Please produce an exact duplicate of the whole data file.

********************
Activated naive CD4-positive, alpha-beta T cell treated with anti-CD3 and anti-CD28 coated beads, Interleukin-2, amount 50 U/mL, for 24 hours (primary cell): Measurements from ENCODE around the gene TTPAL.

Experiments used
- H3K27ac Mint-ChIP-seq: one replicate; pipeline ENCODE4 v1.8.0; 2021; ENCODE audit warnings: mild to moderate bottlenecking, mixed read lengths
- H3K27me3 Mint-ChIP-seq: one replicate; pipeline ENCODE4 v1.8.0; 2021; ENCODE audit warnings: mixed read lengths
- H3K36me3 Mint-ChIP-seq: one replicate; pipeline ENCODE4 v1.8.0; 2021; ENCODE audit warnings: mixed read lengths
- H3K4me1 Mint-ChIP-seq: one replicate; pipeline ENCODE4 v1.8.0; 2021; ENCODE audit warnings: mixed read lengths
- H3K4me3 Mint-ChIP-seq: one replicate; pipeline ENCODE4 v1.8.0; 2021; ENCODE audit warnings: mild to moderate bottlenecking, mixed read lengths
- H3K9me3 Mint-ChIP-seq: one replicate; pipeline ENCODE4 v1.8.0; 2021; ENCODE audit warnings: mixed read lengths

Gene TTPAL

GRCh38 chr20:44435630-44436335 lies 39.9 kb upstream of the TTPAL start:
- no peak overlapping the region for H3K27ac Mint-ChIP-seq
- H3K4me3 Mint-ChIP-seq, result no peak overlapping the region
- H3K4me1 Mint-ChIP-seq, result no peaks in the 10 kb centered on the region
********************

Activated naive CD4-positive, alpha-beta T cell treated with anti-CD3 and anti-CD28 coated beads, Interleukin-2, amount 50 U/mL, for 24 hours (primary cell): Measurements from ENCODE around the gene TTPAL.

Experiments used
- H3K27ac Mint-ChIP-seq: one replicate; pipeline ENCODE4 v1.8.0; 2021; ENCODE audit warnings: mild to moderate bottlenecking, mixed read lengths
- H3K27me3 Mint-ChIP-seq: one replicate; pipeline ENCODE4 v1.8.0; 2021; ENCODE audit warnings: mixed read lengths
- H3K36me3 Mint-ChIP-seq: one replicate; pipeline ENCODE4 v1.8.0; 2021; ENCODE audit warnings: mixed read lengths
- H3K4me1 Mint-ChIP-seq: one replicate; pipeline ENCODE4 v1.8.0; 2021; ENCODE audit warnings: mixed read lengths
- H3K4me3 Mint-ChIP-seq: one replicate; pipeline ENCODE4 v1.8.0; 2021; ENCODE audit warnings: mild to moderate bottlenecking, mixed read lengths
- H3K9me3 Mint-ChIP-seq: one replicate; pipeline ENCODE4 v1.8.0; 2021; ENCODE audit warnings: mixed read lengths

Gene TTPAL

GRCh38 chr20:44435630-44436335 lies 39.9 kb upstream of the TTPAL start:
- no peak overlapping the region for H3K27ac Mint-ChIP-seq
- H3K4me3 Mint-ChIP-seq, result no peak overlapping the region
- H3K4me1 Mint-ChIP-seq, result no peaks in the 10 kb centered on the region